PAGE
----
BAL Certificate and BAL Report

If your land is within Bush fire prone lands and positioned outside Bushfire Attack Level (BAL) 40 and Flame zone you may be able to satisfy Bushfire requirements through a BAL Certificate, also known as a BAL Report or Complying Development Certificate. This can be broadly determined if your land is between 50m to 100m from the nearest forested bush land.

Our BAL Certificate or BAL report incorporates a site inspection and satisfies the State Environmental Planning Policy Code (2008) The General Housing Code Part 3, Division 2, Clause 3.4 (2) (a) that the development will not be carried out on any part of the lot that is bushfire attack level-40 (BAL 40) or in the flame zone (BAL FZ), or the Rural Housing Code, Part 3A, Division 3 Subdivision 9, Clause 3A.37 (2) (b) the part of the lot on which the development is to be carried out and any associated access way is not in bushfire attack level-40 (BAL 40) or the flame zone (BAL FZ). There are other parts of this Code relating to bushfire which still must be met. 

Compliance to the BAL Certificate needs to be met. Prior to you being issued an occupation certificate, the BAL Report Certificate will be reviewed to ensure the development complies with the specifications of the BAL Certificate or BAL Report.

 

Bushfire Attack Level Certificate

A bushfire attack level certificate (BAL certificate) is a requirement for landowners that hope to develop a complying building on bushfire-prone land. Property in a bushfire prone area is likely to require a BAL certificate before you can obtain building approval from the local council or certifier.

Your BAL certificate certifies that your building and access to the building does not fall into the flame zone or the BAL-40 zone and other bushfire protection measures such as water, gas and electricity are meet.

Before we issue your bushfire attack level certificate, an inspection maybe required to assess the risk of potential fire damage to your property during a wildfire is completed. Factors that increase your fire risk include your proximity to flammable vegetation, the natural topography, and the climate in your area. Before you even start planning the development of your land, it is advisable to assess the BAL and bushfire planning requirements of the property through obtaining a Bushfire due diligence report.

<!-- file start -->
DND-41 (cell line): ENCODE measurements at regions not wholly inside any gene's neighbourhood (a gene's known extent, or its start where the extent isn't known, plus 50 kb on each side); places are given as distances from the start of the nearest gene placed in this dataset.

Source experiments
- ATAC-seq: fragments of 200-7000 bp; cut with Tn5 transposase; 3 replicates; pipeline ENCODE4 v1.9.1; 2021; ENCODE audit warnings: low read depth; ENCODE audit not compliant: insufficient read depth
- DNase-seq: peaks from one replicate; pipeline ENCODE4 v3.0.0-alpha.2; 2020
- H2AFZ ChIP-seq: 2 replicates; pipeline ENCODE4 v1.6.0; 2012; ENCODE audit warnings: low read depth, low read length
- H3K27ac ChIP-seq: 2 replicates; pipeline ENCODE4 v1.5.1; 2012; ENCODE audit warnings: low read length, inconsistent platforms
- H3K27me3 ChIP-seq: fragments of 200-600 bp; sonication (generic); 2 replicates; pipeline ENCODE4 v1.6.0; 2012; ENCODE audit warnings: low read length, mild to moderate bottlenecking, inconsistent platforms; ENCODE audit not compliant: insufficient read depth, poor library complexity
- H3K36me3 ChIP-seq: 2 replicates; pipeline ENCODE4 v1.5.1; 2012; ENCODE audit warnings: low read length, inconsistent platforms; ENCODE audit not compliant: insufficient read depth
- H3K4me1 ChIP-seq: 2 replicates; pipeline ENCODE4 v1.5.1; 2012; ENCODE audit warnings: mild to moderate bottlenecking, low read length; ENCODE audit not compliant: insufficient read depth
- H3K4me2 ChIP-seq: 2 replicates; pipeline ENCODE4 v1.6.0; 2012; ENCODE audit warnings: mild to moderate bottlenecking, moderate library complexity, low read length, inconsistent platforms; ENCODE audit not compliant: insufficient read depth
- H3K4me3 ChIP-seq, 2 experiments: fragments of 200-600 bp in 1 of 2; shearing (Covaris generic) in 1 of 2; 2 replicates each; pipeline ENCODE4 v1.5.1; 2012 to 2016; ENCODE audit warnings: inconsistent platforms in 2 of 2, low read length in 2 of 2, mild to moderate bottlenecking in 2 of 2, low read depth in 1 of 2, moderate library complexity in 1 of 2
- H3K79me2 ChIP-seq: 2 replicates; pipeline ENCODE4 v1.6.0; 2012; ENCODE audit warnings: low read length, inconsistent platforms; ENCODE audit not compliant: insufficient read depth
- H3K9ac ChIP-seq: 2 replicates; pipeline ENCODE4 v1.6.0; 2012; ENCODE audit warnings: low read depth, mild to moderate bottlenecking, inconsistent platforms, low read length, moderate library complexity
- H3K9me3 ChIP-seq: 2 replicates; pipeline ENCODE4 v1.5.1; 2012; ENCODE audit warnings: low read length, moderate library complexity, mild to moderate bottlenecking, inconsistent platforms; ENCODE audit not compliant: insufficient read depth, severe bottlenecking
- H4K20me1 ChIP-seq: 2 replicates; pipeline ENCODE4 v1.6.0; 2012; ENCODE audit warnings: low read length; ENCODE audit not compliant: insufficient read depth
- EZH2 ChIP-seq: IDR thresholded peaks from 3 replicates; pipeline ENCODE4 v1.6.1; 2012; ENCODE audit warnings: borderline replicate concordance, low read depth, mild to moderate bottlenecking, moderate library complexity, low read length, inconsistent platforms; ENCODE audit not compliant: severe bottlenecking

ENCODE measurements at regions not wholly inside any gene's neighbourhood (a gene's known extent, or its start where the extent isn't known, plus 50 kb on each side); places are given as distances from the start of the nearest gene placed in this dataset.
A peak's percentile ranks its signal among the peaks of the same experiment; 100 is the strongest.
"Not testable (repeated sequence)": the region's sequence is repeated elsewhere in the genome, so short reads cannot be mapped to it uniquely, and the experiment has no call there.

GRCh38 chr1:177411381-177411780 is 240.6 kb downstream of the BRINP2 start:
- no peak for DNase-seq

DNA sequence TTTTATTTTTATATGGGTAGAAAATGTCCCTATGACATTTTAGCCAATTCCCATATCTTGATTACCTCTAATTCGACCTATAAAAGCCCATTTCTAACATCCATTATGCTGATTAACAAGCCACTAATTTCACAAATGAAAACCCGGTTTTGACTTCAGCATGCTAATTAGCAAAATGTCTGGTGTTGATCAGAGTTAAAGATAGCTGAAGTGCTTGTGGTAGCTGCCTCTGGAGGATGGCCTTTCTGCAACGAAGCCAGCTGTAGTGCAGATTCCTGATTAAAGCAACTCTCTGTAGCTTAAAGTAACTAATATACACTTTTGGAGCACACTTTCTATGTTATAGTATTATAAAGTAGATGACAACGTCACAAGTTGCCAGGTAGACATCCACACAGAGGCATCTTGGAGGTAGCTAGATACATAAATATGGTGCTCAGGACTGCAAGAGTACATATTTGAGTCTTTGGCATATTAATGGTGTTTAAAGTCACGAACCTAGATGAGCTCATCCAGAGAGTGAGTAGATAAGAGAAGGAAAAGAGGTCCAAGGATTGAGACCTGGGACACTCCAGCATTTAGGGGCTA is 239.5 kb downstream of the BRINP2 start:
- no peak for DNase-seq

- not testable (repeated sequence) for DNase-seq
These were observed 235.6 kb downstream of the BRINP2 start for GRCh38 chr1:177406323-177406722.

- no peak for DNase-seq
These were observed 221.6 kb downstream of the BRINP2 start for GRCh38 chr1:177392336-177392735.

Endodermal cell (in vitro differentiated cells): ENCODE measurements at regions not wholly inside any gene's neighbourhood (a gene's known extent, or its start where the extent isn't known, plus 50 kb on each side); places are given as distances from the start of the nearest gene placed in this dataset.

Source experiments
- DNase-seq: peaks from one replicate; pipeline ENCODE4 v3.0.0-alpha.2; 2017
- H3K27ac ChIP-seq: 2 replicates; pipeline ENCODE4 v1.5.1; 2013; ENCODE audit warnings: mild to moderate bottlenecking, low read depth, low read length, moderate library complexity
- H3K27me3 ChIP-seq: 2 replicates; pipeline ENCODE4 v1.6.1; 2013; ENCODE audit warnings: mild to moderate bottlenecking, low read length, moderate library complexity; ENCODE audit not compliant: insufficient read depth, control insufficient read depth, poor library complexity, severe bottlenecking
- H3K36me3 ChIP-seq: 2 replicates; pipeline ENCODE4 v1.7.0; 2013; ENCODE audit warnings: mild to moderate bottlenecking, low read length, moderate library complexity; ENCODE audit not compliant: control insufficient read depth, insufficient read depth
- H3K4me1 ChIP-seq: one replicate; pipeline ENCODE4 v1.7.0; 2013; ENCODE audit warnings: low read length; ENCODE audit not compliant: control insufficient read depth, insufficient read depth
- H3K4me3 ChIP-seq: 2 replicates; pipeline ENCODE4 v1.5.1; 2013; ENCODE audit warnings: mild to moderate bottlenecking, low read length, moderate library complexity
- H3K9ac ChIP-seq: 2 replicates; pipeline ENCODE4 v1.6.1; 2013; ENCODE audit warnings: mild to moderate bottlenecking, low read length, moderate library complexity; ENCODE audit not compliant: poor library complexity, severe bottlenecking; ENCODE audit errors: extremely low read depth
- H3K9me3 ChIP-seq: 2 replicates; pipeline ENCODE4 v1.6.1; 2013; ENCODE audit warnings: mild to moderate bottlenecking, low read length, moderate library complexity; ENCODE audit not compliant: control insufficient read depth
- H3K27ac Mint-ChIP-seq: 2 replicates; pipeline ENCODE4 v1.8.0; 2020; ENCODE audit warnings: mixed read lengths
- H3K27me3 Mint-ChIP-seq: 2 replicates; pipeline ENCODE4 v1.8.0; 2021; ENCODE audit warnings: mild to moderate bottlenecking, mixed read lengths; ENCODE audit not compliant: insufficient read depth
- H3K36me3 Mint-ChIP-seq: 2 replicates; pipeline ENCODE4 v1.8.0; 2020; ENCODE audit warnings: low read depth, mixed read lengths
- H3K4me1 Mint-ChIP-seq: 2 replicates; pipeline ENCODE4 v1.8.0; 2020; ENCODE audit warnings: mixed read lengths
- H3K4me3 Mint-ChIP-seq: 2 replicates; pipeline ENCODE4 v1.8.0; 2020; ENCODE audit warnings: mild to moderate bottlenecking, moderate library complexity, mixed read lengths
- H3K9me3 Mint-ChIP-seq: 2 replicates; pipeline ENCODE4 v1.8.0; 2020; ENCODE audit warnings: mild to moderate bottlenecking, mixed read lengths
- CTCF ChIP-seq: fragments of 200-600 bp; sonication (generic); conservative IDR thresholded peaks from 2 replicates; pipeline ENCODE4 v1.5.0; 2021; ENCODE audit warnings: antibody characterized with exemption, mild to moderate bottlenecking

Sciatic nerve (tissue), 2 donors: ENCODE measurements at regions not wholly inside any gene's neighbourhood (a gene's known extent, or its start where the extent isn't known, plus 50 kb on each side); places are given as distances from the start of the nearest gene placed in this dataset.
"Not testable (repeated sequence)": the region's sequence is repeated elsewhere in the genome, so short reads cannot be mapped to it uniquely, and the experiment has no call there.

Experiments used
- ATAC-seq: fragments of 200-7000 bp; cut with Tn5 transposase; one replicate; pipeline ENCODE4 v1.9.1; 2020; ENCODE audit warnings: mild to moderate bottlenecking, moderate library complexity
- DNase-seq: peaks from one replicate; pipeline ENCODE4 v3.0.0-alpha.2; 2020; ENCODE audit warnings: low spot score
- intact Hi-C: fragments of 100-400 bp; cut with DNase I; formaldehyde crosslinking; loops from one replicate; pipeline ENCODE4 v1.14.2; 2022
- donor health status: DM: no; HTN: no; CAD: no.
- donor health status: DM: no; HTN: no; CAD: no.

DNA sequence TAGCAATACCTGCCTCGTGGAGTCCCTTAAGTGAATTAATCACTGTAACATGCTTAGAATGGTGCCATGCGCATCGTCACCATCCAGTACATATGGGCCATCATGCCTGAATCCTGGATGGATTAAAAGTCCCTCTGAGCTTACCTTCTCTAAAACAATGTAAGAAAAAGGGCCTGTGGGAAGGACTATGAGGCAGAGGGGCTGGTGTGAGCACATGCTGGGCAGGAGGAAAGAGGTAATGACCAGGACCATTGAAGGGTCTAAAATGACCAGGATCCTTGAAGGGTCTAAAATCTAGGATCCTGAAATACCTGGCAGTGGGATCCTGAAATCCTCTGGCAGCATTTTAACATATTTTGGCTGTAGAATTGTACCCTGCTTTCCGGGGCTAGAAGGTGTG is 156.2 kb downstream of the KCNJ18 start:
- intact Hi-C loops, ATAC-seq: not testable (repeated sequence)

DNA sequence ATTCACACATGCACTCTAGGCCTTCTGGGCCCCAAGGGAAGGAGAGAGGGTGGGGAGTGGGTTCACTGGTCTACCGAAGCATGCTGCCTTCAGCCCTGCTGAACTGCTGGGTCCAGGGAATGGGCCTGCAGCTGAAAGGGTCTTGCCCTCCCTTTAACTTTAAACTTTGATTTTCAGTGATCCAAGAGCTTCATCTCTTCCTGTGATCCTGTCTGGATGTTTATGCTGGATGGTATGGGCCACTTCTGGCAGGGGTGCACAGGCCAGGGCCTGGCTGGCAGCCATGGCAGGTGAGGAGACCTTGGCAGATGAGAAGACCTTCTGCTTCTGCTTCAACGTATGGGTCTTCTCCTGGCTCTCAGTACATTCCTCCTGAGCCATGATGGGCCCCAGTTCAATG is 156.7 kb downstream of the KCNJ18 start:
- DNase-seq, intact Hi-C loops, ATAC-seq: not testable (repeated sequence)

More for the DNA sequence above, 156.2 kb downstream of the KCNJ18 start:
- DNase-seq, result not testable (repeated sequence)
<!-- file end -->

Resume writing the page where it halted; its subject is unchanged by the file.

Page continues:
How Does a Bushfire Attack Level Assessment Work?

  • An accredited bushfire consultant will conduct a site visit to determine your property’s BAL rating. The rating falls into five different zones ranging from BAL-12.5 to BAL-40. Property with a BAL-12.5 rating is low risk, while a BAL-40 rating is considered high-risk land. Extremely dangerous areas are known as flame zones (BAL-FZ).
  • We can issue a bushfire attack level report that identifies the BAL zones on your property for new developments. This report will help you make the most informed decision about where to place your building. It can also help you plan access routes and the placement of services and utilities.
  • Your BAL rating will affect your development plans, and it is wise to get your BAL assessed early in the land development process. If any parts of your structure are in moderate to high-risk zones, you will need to comply with bushfire planning regulations. There are many ways to improve your building’s compliance, including using fire-retardant building materials, careful landscaping with flame-resistant vegetation, and providing access routes in safe zones.

 

Knowing your bushfire attack level rating is crucial before you develop your land. Your BAL report helps you plan your development wisely from the start. BEMC is an accredited issuer of bushfire attack level certificates.